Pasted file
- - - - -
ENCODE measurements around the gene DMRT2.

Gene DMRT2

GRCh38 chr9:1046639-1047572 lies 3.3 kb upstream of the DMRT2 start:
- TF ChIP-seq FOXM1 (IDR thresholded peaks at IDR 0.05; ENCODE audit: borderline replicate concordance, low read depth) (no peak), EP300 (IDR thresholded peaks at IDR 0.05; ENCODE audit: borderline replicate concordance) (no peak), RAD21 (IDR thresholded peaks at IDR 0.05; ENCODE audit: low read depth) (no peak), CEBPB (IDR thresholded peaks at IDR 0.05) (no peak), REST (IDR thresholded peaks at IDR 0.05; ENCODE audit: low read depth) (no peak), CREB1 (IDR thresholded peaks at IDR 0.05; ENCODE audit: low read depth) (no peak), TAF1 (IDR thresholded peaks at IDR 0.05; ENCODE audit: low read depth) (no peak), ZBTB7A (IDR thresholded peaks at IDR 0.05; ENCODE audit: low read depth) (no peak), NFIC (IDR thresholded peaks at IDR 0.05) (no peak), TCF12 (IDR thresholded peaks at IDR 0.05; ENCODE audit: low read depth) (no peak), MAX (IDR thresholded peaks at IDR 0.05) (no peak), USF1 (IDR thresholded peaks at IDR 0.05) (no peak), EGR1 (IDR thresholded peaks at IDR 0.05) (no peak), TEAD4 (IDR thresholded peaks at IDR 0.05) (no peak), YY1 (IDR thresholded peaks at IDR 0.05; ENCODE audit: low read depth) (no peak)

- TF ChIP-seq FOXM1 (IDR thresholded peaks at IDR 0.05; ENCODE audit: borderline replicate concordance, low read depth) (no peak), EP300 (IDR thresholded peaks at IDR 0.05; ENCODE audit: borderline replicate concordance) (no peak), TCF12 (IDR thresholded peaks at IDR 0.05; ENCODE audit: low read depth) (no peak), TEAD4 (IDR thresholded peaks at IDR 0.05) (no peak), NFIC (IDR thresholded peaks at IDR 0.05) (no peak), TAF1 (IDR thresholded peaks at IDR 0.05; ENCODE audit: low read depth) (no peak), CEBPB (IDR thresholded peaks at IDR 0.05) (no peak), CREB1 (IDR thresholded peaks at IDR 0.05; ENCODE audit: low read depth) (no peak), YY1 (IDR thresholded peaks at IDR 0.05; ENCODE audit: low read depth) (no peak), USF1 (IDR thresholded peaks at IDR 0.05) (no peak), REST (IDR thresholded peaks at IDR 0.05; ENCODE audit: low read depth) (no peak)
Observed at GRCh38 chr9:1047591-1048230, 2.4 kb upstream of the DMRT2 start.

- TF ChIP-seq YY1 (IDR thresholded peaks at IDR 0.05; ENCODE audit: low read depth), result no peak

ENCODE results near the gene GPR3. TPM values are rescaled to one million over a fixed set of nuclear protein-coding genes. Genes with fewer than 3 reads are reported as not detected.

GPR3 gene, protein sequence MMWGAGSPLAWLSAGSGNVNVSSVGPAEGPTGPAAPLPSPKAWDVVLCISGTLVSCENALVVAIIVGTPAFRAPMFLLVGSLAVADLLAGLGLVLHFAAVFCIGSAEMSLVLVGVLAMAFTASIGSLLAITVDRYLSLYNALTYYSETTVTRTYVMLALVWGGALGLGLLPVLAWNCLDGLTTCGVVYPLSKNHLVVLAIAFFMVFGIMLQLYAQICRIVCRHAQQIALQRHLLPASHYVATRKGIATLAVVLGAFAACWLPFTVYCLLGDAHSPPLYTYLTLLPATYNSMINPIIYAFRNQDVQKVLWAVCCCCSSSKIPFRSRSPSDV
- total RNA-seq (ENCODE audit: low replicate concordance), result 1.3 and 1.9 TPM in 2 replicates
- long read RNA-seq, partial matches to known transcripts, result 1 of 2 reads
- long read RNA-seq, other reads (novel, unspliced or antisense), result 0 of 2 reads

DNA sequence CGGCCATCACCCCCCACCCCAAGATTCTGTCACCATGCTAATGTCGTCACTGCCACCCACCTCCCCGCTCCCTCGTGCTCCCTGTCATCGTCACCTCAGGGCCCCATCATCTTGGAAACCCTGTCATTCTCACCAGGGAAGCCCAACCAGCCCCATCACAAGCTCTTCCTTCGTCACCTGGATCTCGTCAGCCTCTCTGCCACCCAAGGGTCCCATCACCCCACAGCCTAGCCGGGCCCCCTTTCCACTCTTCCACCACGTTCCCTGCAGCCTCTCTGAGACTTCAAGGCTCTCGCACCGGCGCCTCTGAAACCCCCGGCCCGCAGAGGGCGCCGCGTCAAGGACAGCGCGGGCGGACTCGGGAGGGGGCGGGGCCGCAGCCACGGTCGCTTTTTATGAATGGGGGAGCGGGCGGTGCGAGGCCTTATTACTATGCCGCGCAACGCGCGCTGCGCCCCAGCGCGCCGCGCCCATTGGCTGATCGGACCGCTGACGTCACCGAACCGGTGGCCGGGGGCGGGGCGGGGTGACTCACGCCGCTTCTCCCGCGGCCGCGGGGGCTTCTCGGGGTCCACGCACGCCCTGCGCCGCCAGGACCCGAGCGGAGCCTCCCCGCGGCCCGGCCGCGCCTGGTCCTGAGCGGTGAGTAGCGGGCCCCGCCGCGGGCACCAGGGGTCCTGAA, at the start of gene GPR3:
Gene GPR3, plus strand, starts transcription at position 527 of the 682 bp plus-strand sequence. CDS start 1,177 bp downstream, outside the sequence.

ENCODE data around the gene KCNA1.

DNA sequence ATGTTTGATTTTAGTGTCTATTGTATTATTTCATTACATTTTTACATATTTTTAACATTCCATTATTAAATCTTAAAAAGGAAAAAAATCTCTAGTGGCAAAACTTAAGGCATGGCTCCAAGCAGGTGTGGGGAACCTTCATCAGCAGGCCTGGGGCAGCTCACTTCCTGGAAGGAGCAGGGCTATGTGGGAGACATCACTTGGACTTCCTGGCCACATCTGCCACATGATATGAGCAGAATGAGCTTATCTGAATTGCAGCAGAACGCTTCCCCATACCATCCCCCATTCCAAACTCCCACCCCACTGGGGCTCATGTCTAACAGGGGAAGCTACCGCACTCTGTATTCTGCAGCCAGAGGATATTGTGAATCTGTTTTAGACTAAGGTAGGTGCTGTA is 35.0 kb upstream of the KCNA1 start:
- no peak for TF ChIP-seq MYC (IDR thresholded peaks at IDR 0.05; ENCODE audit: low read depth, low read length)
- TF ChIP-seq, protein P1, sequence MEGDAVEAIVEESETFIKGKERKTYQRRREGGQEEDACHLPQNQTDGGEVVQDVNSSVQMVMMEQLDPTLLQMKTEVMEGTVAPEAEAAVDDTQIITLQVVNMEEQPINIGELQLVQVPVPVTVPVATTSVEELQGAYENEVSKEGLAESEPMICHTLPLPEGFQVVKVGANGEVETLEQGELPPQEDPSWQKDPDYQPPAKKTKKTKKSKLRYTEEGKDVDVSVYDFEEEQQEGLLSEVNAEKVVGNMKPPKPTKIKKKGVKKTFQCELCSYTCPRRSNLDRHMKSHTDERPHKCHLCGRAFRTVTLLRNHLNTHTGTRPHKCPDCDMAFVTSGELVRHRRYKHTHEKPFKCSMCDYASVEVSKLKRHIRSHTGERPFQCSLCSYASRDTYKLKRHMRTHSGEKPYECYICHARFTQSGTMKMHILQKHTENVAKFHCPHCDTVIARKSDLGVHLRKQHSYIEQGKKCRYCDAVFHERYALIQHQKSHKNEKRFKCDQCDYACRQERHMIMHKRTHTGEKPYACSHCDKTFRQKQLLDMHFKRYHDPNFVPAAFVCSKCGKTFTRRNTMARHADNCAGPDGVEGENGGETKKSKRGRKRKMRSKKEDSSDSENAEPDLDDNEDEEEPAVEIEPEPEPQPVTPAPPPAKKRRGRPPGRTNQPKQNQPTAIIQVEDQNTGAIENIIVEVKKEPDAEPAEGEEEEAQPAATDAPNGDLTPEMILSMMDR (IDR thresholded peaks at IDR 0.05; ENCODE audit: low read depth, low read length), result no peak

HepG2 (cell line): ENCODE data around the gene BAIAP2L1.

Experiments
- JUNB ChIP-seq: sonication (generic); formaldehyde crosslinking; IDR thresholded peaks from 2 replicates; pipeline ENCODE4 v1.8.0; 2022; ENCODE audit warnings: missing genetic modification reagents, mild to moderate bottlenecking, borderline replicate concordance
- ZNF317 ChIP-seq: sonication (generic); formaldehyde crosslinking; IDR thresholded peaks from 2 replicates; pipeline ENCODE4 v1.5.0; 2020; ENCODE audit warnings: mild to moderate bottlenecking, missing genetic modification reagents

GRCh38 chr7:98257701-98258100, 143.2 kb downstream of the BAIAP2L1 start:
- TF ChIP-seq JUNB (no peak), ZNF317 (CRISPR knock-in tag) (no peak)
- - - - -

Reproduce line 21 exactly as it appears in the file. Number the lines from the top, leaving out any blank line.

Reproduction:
- JUNB ChIP-seq: sonication (generic); formaldehyde crosslinking; IDR thresholded peaks from 2 replicates; pipeline ENCODE4 v1.8.0; 2022; ENCODE audit warnings: missing genetic modification reagents, mild to moderate bottlenecking, borderline replicate concordance